Say Anthopolous of his manager’s deft hand: “I think some managers have a feel for it and some guys don’t. (Gibbons) has very good feel. Knowing when to get guys up — it’s timing, which is a feel thing. Having the confidence to give guys days off when they’re banged up and not over-using them … I don’t think it’s a coincidence that every time he’s been here, the bullpens have performed really well and guys have left and haven’t continued to perform as well.”
And you can’t beat the price.
The five starters that the Blue Jays broke training camp with were supposed to be the backbone of the club and are paid like it with Josh Johnson, Mark Buerhrle, Dickey, J.A. Happ and Brandon Morrow slated to earn $42,450,000 this year.
Given they’ve combined for 373.1 innings pitched — an average of less than six innings a start — their efforts have cost the Blue Jays $113,776 an inning so far.
And the results haven’t been pretty: On the whole the Blue Jays starters have the second-worst ERA in the AL at 5.01 and have pitched the second fewest innings.
It’s the exact opposite of what’s going on in the bullpen, where the innings totals are high, the run totals low and the costs rock bottom.
Cecil leads the bullpen with 44.2 innings during which he’s posted some outrageous numbers, including an ERA of 1.81, ninth among AL relievers with a minimum 20 innings pitched and a WHIP of 0.87, also ninth.
And he’s doing it for the grand price of $510,000 this season.
The top five Jays relievers in terms of innings pitched — Cecil, Loup, Delabar, Janssen and Esmil Rogers are slated to make just $5.9 million this year, with $3.9 million of that going into Janssen’s pocket.
They’ve thrown 184 innings, providing their services for just $32,100 an inning.
Oliver and Janssen are the most expensive arms in the bullpen and in some ways nearly overshadowed by the likes of Cecil or hard-throwing right-handed set-up man Delabar who has an ERA of 1.58 over 40 innings and was second in the AL among relievers with 57 strikeouts after the weekend.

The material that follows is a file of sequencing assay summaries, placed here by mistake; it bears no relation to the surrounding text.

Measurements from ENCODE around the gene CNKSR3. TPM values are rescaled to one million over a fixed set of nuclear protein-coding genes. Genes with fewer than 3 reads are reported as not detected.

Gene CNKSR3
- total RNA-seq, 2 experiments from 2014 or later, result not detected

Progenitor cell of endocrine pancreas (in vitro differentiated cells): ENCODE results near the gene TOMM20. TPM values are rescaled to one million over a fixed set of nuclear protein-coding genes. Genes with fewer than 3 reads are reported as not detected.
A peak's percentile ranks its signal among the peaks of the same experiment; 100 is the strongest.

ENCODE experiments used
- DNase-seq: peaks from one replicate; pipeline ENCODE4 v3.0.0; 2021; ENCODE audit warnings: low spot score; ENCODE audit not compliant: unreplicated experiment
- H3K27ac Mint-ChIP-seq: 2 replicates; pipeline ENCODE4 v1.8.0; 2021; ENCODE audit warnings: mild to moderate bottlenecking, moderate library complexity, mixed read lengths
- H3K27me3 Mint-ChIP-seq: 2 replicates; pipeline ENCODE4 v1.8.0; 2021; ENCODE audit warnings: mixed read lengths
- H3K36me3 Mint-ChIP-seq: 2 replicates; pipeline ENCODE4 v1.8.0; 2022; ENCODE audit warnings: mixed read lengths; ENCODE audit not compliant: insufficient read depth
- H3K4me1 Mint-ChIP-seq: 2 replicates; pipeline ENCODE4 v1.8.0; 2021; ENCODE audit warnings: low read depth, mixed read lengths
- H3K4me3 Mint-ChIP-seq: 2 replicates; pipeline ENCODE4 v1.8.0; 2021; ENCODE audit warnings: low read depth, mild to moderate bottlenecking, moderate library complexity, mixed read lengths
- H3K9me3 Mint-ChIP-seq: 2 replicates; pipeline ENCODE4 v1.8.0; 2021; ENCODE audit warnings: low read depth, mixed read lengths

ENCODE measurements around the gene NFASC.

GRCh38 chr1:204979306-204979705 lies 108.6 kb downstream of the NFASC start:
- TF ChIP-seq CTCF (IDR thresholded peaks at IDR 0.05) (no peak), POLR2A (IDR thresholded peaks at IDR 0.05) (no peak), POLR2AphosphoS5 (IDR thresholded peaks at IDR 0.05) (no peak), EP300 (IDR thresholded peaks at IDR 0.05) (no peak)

Loup (2.05 ERA; 0.98 WHIP in 44 innings) has been equally sharp and consistent.
“I was walking to the park and thinking, ‘who would have thought that Darren and I are the weak links, a little bit,” joked Janssen, who has more than held his own while converting 17-of-18 save opportunities. “It’s impressive.”
But Janssen and Oliver set the tone.
Oliver’s 19 years MLB service time command instant respect while the 31-year-old Janssen is the longest serving Blue Jay pitcher, having been with the organization his entire career.
“They’re resources,” says Wagner, who was called up from triple-A Buffalo in June and held opposing hitters to .211 in his first month. “You see those guys and it’s kind of like in the movie Hoosiers where they measure the rim and it’s 10-feet tall for [the other team] too. Janssen and Oliver are great because they help you remember they’re just hitters and they have strengths and weaknesses and I don’t have to do anything different than what I was doing in Buffalo.”
And now at least one his bullpen mates and quite possibly two will be heading to New York for the all-star game. It makes for pleasant work environment, with each successful outing leading to the next.
“Everyone knows that anytime the phone rings it could be anyone of us,” says Janssen. “There’s a confidence that any one of eight guys can go in there and do the job … zeroes are contagious.”